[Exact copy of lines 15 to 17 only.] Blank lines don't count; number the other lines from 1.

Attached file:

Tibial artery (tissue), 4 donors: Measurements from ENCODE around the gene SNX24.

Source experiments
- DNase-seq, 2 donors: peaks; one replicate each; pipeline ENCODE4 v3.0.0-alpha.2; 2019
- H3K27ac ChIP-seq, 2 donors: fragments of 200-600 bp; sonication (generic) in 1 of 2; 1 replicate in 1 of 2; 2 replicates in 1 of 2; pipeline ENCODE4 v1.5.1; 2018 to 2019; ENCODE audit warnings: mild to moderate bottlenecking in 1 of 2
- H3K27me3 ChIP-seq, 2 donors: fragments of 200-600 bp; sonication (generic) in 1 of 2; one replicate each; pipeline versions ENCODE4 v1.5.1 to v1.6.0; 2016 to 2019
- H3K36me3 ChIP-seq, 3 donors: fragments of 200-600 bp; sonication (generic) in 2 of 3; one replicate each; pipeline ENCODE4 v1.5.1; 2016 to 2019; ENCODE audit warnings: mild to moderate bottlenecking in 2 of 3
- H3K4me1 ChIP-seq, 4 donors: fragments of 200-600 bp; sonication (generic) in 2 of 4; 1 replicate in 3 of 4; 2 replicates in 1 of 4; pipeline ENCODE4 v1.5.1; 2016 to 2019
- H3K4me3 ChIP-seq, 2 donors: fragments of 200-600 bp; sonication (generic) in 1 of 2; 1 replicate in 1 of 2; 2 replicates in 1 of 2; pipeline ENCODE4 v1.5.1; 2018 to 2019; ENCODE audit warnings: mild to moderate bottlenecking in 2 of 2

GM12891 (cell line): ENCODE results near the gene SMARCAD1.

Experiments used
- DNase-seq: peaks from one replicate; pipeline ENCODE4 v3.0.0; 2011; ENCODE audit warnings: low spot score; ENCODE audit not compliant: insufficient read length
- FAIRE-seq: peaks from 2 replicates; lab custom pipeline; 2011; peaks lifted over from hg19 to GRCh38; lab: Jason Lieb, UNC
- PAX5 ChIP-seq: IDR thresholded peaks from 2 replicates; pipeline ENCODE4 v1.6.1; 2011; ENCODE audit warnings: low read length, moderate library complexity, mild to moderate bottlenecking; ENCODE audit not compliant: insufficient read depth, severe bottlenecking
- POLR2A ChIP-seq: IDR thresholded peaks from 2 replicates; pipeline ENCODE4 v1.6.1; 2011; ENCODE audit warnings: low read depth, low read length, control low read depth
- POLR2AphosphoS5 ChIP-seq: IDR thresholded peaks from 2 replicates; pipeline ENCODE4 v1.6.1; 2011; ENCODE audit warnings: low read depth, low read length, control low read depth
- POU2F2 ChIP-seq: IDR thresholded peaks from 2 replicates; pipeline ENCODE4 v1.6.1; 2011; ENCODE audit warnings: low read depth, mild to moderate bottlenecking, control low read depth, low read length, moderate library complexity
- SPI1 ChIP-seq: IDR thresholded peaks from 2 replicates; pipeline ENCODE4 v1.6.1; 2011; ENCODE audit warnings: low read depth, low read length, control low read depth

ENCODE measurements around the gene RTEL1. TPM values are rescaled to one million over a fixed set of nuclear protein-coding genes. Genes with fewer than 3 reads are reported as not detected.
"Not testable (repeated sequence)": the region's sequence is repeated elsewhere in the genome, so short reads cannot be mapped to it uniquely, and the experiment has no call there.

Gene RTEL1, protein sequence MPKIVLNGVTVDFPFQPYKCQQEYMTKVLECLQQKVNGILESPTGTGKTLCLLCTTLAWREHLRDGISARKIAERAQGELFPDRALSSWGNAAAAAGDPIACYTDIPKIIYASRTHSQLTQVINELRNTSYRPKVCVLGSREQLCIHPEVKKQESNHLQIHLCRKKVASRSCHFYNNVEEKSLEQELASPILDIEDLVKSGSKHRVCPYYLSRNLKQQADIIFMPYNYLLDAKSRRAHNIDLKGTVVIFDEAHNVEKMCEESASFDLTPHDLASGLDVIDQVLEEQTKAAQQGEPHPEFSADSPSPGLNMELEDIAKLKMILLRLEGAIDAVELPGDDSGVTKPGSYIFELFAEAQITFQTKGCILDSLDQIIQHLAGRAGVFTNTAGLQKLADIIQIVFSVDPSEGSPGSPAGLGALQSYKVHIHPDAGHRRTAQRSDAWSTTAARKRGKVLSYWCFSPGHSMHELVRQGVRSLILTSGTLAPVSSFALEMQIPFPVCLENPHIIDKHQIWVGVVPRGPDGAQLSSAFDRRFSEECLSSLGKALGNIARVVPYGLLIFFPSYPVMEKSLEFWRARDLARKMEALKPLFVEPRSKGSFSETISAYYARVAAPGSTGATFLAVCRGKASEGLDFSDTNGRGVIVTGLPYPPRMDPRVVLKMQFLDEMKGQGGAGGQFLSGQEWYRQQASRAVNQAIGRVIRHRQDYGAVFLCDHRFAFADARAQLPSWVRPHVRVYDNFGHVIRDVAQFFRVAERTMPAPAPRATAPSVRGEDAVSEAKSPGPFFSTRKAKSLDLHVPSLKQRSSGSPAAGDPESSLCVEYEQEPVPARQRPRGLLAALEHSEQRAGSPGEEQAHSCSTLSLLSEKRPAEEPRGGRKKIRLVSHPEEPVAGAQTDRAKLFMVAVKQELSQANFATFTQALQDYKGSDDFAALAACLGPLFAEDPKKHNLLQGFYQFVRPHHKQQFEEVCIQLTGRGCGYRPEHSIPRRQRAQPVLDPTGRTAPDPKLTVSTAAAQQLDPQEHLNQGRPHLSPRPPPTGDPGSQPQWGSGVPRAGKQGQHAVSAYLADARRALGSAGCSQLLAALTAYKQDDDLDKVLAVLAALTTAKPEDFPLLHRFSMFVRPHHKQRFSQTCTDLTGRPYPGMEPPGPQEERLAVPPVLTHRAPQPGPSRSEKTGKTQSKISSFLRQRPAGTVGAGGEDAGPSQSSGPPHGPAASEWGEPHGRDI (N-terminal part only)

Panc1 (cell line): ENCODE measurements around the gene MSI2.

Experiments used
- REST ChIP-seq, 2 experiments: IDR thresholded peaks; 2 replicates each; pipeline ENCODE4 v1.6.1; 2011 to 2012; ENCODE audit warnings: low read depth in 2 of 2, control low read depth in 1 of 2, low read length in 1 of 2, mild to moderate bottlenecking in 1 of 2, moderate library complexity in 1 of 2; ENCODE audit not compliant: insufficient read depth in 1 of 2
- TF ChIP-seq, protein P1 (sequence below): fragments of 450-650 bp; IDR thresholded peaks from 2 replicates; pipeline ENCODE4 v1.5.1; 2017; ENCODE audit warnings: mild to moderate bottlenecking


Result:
- POLR2AphosphoS5 ChIP-seq: IDR thresholded peaks from 2 replicates; pipeline ENCODE4 v1.6.1; 2011; ENCODE audit warnings: low read depth, low read length, control low read depth
- POU2F2 ChIP-seq: IDR thresholded peaks from 2 replicates; pipeline ENCODE4 v1.6.1; 2011; ENCODE audit warnings: low read depth, mild to moderate bottlenecking, control low read depth, low read length, moderate library complexity
- SPI1 ChIP-seq: IDR thresholded peaks from 2 replicates; pipeline ENCODE4 v1.6.1; 2011; ENCODE audit warnings: low read depth, low read length, control low read depth